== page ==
Non-Competition and Non-Solicitation Agreements are in the news again in Indiana. On December 18, 2019, the Indiana Supreme Court issued its sharply divided 3-2 opinion in American Consulting, Inc. v. Hannum Wagle & Cline Engineering, Inc. et al, 136 N.E.3d 208 (Ind. 2019), examining the liquidated damages provisions found in non-competition and non-solicitation agreements signed by three American Consulting Inc. (“ASI”) employees prior to their defection to competitor Hannum Wagle & Cline (“HWC”). The Court concluded that as written in these particular agreements and these circumstances, the liquidated damages provisions were “unenforceable penalties”.
As I have previously written in this space, many employers use non-compete and non-solicitation/recruitment agreements to attempt to limit post-employment unfair competition and employee raiding by former employees. Employers must approach these agreements with care–non-competes have always been disfavored under Indiana law and subject to strict court construction against employers as a restraint of trade. The landscape is now further complicated by the Indiana Supreme Court’s holdings with respect to liquidated damages.
“Liquidated Damages” is a term used to describe a specific sum of money that has been agreed to by the parties to a contract as the amount of damages to be recovered by one party for breach by the other, whether that amount falls short of or exceeds the actual amount of damages suffered. Liquidated damages provisions are often used in circumstances where the actual amount of damages may be difficult or time consuming to calculate and prove. Indiana has long held that “reasonable” liquidated damages provisions calculated to compensate actual losses incurred are enforceable, but provisions that constitute a penalty or punishment are not.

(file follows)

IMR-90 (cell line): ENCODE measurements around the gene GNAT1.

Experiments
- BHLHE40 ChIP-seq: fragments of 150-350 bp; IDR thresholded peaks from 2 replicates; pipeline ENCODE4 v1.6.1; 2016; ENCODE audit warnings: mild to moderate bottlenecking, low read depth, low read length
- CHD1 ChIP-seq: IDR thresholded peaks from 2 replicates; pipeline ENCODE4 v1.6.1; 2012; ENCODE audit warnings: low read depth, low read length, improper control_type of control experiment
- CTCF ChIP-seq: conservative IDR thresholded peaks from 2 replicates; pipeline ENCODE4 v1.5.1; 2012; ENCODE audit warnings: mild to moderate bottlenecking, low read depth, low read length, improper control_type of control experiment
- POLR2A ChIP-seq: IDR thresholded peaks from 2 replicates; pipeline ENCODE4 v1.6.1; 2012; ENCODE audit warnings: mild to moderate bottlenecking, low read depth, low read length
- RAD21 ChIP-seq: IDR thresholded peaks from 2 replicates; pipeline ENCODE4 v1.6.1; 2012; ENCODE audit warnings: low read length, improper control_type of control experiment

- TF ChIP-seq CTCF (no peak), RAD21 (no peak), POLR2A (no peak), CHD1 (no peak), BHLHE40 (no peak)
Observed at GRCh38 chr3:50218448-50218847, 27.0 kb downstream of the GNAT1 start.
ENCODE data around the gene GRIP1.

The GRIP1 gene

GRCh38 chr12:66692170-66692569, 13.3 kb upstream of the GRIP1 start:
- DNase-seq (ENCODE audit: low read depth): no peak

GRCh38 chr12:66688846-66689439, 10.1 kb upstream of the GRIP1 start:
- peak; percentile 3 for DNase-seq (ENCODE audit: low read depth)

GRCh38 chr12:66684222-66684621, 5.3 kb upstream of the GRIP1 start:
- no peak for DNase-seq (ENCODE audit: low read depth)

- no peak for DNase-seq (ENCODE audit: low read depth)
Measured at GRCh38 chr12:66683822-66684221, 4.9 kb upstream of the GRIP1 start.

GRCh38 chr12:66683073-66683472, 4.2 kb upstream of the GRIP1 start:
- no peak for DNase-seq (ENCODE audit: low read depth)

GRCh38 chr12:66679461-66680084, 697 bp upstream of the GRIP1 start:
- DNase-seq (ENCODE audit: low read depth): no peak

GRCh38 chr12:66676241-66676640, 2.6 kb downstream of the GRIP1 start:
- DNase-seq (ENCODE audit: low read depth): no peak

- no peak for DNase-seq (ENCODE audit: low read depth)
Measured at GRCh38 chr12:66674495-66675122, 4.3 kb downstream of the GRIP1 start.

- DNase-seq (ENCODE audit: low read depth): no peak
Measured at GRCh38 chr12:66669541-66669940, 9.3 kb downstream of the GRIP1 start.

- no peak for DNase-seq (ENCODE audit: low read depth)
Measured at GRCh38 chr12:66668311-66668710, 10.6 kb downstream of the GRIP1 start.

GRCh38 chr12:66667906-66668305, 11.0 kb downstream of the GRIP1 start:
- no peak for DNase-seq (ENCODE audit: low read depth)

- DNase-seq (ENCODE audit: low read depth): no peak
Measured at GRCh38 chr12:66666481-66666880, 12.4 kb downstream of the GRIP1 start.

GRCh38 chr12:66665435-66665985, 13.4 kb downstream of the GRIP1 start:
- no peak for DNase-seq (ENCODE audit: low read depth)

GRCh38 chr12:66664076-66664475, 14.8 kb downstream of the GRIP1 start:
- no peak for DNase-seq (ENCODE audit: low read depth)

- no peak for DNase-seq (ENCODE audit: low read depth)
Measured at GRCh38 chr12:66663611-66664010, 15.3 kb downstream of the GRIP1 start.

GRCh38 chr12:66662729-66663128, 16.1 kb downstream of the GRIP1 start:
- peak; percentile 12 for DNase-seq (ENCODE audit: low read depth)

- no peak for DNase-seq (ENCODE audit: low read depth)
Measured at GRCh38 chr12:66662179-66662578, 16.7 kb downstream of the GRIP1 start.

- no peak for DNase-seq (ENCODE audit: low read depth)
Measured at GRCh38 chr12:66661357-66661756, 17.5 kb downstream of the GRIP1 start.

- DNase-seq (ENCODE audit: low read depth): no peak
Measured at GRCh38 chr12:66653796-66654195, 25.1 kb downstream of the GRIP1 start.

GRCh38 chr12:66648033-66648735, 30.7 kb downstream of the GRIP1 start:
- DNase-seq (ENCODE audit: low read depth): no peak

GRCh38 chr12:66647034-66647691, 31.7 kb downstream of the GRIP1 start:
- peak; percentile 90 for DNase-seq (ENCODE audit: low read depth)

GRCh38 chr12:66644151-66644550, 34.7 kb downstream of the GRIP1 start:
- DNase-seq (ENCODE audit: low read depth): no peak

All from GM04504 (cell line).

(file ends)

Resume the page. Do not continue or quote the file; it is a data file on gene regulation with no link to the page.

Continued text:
The three ASI employees-the former VP of Sales and two former Resident Project Managers-all signed restrictive agreements containing liquidated damages provisions for breach of non-competition and/or non-solicitation clauses, but the various agreements were not consistent in the penalty assessed for breach. For example, the VP’s agreement provided for liquidated damages equal to 50% of the salary of any raided employee, while the agreements of the two project managers provided for 100% of the raided employee’s salary for the preceding year. After these three employees resigned from ASI to join HWC, ASI alleged that the three successfully recruited seven other ASI employees to join HWC, all in violation of the non-solicitation clauses found in their various agreements, and further alleged that the VP of Sales violated the non-competition provisions of his agreement by convincing his former ASI clients to book millions of dollars in business with HWC. After a long and complicated history in the lower courts, the case finally reached the Indiana Supreme Court on the issue of liquidated damages.